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N.C. Gov. McCrory vows to sign restrictive abortion bill

Pat McCrory speaks to supporters at his election night headquarters in Charlotte, N.C., Tuesday, Nov. 6, 2012 after being elected governor of North Carolina as his wife Ann, back, looks on. (AP Photo/Chuck Burton) Pat McCrory speaks to supporters at his election night headquarters in Charlotte, N.C., Tuesday, Nov. 6, 2012 after being elected governor of North Carolina as his wife Ann, back, looks on. (Chuck Burton/AP)

North Carolina Gov. Pat McCrory (R) announced Friday he would sign legislation restricting abortion services in the state, despite pledging during last year's campaign he would not sign additional abortion measures into law.

In a news conference, McCrory praised the Republican-controlled state legislature for delivering on many of his top legislative priorities.The state Senate approved legislation Thursday that requires abortion clinics to make changes so they are comparable to ambulatory surgical centers, bans abortions on the basis of sex selection, restricts non-surgical abortions and allows health-care workers to opt out of participating in abortion procedures if they have moral objections.

“I appreciate the cooperation the legislature gave me in accomplishing 20 of the 22 objectives that I set out in my State of the State speech in January of this year,” McCrory said.

Already this year, states have adopted 50 measures limiting abortion access, according to the nonprofit Guttmacher Institute, which tracks the issue.

Earlier this month McCrory threatened to veto one version of the abortion bill, citing problems with the way it was brought up and concerns the state Department of Health and Human Services had raised about it. The House passed a slightly-altered version that would made abortion clinics adopt some, but not all, of the regulations that apply to ambulatory surgery centers, and let pregnant women to take abortion medication at home after taking an initial dose under a doctor's supervision in a clinic. That version passed the Senate Thursday.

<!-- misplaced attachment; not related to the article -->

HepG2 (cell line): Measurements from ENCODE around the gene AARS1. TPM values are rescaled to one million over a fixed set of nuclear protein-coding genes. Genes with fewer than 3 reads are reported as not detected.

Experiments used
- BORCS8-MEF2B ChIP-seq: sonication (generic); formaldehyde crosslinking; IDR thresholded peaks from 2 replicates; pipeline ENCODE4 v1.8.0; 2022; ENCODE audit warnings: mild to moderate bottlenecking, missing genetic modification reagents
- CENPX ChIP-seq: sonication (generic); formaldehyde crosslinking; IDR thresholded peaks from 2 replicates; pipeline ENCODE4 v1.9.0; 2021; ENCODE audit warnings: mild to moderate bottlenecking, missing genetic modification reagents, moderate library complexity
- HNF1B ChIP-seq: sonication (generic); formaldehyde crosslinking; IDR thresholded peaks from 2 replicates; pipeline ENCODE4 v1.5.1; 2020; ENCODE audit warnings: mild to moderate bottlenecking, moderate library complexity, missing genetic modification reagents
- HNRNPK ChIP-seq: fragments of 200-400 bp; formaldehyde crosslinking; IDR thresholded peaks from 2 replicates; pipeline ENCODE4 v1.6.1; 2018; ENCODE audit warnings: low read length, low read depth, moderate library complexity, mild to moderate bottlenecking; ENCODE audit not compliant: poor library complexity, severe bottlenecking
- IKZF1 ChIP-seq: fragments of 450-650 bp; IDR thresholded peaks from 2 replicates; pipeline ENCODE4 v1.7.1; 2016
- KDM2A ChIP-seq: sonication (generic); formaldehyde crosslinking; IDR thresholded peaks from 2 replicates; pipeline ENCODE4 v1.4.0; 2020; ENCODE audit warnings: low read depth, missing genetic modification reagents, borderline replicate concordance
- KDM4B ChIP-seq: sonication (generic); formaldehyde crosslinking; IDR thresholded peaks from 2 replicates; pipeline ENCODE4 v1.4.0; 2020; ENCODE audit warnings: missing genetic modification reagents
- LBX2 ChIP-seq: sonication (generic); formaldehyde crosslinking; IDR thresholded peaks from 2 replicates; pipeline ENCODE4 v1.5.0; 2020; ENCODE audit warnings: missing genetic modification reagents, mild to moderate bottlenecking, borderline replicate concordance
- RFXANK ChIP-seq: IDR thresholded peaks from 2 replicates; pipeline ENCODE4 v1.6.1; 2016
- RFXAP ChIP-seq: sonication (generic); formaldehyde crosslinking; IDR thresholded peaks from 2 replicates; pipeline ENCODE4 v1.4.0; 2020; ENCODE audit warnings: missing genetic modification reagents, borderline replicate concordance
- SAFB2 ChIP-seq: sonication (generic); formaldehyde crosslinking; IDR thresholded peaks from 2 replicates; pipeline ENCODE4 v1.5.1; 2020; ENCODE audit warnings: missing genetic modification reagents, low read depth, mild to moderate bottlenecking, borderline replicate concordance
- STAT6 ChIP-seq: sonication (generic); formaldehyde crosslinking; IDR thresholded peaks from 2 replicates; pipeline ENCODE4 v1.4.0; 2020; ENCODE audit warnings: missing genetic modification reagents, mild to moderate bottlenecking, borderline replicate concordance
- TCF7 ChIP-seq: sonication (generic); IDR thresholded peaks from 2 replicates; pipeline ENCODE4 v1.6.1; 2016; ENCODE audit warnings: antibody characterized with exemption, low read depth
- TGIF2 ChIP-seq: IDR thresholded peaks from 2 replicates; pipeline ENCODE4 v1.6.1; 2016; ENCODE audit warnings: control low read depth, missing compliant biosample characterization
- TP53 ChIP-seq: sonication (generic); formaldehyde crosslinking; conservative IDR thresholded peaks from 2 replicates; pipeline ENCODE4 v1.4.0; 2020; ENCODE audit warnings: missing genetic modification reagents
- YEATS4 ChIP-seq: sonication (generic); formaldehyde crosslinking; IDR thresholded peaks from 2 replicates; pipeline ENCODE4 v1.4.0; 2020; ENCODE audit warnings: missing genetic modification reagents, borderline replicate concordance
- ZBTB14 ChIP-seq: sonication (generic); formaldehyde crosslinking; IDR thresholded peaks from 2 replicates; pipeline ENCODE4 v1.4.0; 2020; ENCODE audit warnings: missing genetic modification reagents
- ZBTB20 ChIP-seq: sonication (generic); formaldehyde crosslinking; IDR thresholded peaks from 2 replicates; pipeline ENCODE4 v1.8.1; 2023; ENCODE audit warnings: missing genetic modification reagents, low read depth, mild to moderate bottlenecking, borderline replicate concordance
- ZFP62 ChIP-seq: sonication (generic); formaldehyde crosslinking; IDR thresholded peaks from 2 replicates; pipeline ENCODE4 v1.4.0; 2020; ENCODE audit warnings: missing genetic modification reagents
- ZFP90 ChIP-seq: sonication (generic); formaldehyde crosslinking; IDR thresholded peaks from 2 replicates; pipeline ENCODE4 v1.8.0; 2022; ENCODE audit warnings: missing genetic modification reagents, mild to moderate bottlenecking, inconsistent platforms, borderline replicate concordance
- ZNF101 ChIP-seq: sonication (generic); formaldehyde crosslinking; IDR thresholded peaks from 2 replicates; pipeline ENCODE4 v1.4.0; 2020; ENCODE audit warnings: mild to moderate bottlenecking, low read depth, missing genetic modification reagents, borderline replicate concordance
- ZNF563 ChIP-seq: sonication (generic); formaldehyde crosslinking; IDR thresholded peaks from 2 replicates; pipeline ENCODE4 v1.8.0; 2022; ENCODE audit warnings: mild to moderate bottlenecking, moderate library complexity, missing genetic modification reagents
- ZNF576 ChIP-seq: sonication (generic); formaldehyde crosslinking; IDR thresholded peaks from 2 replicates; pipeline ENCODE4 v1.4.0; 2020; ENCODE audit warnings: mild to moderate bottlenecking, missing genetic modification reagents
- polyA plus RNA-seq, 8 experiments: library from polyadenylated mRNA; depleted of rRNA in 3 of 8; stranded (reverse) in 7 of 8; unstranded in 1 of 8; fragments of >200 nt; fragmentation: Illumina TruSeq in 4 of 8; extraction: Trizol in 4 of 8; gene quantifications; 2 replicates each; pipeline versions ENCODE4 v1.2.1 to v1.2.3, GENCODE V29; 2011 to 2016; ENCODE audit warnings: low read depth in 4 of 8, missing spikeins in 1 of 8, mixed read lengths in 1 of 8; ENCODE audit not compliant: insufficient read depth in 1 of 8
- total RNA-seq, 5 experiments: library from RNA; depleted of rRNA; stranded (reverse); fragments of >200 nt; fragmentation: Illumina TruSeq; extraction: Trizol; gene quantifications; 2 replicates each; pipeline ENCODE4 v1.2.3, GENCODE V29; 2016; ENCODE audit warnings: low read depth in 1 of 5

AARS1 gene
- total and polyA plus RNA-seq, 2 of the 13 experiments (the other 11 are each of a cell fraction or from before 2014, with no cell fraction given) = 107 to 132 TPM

"Governor McCrory is blatantly and unapologetically going back on his campaign promise not to support any restrictions on abortion in our state. He is sending a very public message that he can't be trusted to stick to his word," said Suzanne Buckley, executive director of NARAL Pro-Choice North Carolina.

Only one of the state's 16 abortion clinics currently meet the bill's standards, according to the legislative counsel's analysis of the bill, though it's unclear which ones might be able to afford the upgrade.

Marjorie Dannenfelser, who heads the antiabortion political action committee Susan B. Anthony List, praised the bill's passage and the governor's willingness to sign it.

“In the aftermath of Kermit Gosnell and other abortion clinic horrors, we commend the North Carolina legislature for taking action

Juliet Eilperin is The Washington Post's White House bureau chief, covering domestic and foreign policy as well as the culture of 1600 Pennsylvania Avenue. She is the author of two books—one on sharks, and another on Congress, not to be confused with each other—and has worked for the Post since 1998.

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